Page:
Former Apple designer, Shin Nishibori, has refused to appear before a California court today as a key witness in the patent trial between Apple and Samsung, after Samsung subpoenaed Nishibori in Hawaii, with a US$60 cheque to cover expenses.
Responding to the subpoena to appear and testify at the jury trial part of the case, which begins today at the US District Court in San Jose, Nishibori’s lawyer said the subpoena was not properly served under Rule 45 (b)(2) of the US Federal Rules of Civil Procedure. The rule regulates serving of subpoenas outside the state jurisdiction of the court and comes into play because Nishibori lives in Kailua, Hawaii.
Nishibori’s legal team also argued that US$60 would not sufficiently cover the travel costs incurred to attend the trial in California from Hawaii, where he is recovering from health issues.
“Mr. Nishibori does not wish to offend the court by taking this action, but has been advised by counsel that he is not required to appear,” read in-part a letter from Nishibori’s lawyers sent to the court earlier this week.
Samsung had planned to question Nishibori on the stand over design work he did for Apple in 2006. Nishobori, under orders from Apple’s Designer-In-Chief Jonny Ive, was allegedly tasked to build what an iPhone designed by Sony would look like. Samsung wanted to use this as evidence that imitating competitor designs is a common practice in the consumer tech industry and that it technically did not copy the iPhone with its Galaxy Nexus smartphone and Galaxy Tab tablets because Apple had used elements of Sony’s original design in the first place.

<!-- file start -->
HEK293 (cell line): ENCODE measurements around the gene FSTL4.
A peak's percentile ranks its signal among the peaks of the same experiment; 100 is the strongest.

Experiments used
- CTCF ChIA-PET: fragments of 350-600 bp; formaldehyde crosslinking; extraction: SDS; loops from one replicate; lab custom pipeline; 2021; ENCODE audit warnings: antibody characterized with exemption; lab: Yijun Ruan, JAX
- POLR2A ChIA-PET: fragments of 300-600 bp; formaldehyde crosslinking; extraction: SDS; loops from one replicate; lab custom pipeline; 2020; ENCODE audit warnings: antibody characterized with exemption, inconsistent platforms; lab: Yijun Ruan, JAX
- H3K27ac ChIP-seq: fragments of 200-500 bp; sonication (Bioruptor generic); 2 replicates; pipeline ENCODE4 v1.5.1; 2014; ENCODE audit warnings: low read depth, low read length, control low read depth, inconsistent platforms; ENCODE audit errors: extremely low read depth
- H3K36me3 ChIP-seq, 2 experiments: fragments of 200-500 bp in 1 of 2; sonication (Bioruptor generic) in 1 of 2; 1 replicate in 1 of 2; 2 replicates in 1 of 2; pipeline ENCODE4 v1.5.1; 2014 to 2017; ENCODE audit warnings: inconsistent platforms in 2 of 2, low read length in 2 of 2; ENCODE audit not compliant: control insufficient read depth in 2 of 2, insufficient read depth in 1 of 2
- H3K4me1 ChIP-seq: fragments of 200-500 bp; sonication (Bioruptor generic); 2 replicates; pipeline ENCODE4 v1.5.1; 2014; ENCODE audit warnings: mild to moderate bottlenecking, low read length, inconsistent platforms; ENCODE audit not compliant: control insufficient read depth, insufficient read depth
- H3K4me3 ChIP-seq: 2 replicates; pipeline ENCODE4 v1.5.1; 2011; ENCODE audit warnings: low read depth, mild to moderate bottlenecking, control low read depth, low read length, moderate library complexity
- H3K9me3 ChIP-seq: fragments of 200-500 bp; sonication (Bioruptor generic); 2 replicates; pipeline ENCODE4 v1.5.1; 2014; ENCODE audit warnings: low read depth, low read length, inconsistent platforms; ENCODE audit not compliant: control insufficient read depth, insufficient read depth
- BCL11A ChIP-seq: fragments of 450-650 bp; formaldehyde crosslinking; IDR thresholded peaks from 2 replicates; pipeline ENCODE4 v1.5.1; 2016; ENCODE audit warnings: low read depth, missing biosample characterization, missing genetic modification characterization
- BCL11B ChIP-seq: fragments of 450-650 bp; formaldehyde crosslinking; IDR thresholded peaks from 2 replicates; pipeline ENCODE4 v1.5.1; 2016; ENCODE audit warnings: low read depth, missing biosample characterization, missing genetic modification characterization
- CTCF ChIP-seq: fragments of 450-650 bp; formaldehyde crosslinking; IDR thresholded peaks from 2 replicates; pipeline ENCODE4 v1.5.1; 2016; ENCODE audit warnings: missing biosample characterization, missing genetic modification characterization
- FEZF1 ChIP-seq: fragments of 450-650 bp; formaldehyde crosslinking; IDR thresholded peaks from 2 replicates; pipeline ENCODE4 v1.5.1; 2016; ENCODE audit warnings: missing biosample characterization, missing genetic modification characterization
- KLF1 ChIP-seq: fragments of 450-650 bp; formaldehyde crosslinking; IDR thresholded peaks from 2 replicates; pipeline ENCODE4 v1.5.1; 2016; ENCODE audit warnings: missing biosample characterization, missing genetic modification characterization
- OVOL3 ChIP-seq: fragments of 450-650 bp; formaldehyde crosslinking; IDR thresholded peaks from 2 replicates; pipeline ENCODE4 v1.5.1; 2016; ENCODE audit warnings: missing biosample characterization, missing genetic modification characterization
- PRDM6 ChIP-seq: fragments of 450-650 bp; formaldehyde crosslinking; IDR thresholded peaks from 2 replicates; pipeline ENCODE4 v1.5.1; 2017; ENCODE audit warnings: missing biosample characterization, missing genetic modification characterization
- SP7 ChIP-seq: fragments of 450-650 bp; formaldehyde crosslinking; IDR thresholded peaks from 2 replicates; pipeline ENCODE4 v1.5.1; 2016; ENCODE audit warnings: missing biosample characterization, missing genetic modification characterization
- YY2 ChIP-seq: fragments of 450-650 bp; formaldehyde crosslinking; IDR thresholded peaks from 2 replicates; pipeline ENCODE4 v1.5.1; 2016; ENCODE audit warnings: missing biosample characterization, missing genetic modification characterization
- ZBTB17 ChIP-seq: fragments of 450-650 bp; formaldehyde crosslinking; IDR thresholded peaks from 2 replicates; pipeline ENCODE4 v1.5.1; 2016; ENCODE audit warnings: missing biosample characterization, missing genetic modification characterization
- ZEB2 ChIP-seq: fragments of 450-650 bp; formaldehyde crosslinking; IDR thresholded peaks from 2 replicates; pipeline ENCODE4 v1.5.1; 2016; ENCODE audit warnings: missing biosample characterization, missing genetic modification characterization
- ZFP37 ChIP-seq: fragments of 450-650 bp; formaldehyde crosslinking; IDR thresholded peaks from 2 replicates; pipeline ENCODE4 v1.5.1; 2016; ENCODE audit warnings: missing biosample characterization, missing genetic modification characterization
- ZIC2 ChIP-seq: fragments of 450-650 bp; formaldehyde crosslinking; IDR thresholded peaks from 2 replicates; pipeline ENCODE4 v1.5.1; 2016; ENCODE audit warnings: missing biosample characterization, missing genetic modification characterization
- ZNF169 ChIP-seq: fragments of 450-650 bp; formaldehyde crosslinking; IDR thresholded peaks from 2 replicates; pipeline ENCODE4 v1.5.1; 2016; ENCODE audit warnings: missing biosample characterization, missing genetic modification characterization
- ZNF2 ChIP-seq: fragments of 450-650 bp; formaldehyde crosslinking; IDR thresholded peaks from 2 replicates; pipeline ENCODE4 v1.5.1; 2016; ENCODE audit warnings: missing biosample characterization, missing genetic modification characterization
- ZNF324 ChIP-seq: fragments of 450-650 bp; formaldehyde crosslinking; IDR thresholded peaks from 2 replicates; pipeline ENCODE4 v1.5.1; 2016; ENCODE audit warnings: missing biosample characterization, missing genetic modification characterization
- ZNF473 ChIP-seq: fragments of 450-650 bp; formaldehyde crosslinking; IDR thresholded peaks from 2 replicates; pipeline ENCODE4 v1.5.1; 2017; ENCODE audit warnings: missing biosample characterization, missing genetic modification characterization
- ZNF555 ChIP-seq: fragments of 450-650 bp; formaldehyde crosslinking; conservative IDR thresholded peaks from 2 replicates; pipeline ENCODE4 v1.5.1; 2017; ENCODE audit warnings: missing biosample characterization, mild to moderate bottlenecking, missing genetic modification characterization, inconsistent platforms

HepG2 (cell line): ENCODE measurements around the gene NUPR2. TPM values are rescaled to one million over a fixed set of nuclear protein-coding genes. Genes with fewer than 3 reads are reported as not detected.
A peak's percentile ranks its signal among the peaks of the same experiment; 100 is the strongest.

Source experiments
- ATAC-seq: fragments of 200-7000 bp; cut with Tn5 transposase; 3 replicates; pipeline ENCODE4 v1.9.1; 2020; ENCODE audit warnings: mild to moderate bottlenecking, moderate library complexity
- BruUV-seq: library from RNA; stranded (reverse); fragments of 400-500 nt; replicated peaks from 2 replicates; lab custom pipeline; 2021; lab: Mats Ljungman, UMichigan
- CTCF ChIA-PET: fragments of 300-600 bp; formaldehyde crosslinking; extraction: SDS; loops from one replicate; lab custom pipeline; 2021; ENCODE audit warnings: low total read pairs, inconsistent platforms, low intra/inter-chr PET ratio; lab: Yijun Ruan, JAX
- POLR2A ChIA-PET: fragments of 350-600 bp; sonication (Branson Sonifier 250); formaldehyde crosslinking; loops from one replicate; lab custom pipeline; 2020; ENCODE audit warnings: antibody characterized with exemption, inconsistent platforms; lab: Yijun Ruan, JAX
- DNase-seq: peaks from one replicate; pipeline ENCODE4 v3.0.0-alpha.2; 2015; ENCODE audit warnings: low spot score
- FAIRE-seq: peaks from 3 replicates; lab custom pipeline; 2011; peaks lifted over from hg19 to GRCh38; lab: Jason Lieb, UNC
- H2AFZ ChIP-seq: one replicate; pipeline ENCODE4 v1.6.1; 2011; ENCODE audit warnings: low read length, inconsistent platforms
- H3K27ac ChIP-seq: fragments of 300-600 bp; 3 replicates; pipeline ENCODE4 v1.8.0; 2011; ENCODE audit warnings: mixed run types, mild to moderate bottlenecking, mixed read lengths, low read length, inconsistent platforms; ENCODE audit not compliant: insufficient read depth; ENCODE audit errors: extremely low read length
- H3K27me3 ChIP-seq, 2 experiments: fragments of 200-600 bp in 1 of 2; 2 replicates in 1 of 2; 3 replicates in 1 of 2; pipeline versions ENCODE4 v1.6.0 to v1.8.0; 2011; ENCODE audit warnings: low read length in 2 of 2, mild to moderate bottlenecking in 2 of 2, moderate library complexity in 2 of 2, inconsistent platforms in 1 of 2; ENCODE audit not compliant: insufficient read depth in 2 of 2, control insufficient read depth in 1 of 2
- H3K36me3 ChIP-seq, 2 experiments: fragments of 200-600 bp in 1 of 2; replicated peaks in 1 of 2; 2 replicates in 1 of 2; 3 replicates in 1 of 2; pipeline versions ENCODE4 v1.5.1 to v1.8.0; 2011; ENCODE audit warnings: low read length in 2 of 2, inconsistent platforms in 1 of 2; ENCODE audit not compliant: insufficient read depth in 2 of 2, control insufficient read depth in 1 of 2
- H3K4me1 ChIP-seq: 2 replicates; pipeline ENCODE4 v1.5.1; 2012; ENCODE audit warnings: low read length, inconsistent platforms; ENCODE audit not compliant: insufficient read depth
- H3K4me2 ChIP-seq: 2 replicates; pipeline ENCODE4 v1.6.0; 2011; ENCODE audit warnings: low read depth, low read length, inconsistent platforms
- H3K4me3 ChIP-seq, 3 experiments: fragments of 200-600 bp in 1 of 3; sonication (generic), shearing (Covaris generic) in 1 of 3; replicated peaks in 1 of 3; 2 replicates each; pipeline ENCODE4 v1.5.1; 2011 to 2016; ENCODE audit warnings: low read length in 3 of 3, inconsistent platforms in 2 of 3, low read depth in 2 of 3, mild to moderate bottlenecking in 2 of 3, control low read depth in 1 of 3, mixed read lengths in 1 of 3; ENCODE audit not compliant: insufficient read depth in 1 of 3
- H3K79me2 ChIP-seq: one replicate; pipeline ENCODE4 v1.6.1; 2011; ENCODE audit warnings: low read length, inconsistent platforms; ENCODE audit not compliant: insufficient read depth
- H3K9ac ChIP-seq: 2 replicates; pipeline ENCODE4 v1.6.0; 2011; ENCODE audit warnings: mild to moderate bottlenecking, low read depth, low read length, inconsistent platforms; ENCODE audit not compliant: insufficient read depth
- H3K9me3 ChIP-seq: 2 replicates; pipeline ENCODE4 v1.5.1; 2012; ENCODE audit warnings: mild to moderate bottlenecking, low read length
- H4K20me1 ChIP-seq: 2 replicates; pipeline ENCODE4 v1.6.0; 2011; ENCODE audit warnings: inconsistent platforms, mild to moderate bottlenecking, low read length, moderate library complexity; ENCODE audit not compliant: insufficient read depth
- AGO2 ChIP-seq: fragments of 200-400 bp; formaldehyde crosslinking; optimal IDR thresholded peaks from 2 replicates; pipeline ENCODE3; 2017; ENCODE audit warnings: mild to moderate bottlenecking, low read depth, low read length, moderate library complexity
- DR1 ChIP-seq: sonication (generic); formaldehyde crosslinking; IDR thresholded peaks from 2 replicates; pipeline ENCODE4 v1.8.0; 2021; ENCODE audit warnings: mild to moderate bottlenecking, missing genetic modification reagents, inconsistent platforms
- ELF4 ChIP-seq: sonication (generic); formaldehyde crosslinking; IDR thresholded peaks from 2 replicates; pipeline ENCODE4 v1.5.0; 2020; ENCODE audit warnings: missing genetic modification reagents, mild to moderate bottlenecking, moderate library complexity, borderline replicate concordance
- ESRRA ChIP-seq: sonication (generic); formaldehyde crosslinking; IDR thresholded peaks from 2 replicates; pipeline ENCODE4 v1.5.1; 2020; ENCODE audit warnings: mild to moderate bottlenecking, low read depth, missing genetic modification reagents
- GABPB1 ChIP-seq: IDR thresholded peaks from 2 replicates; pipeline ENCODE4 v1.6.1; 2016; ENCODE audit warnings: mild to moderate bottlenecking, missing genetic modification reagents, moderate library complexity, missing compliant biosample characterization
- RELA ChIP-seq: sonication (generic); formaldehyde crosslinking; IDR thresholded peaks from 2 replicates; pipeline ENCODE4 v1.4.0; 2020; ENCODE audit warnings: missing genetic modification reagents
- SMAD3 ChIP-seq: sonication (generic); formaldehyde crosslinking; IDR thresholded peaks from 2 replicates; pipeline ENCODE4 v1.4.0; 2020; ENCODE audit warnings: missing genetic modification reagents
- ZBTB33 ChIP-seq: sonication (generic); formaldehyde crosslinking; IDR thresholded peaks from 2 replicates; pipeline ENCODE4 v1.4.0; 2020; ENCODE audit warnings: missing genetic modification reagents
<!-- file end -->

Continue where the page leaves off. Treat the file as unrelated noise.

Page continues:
Apple responded to the allegations, stating that the iPhone’s design was based on earlier prototypes from 2002, predating the work carried out by Nishibori in 2006. It has also asked the court to ban Samsung from using the information as part of its defense claims.
Presiding Judge Lucy Koh is yet to make a ruling on whether Samsung is allowed to continue with its current line of argument in ongoing court proceedings.
For a full transcript of the letter from Nishibori’s lawyers sent to Koh earlier this week, see below.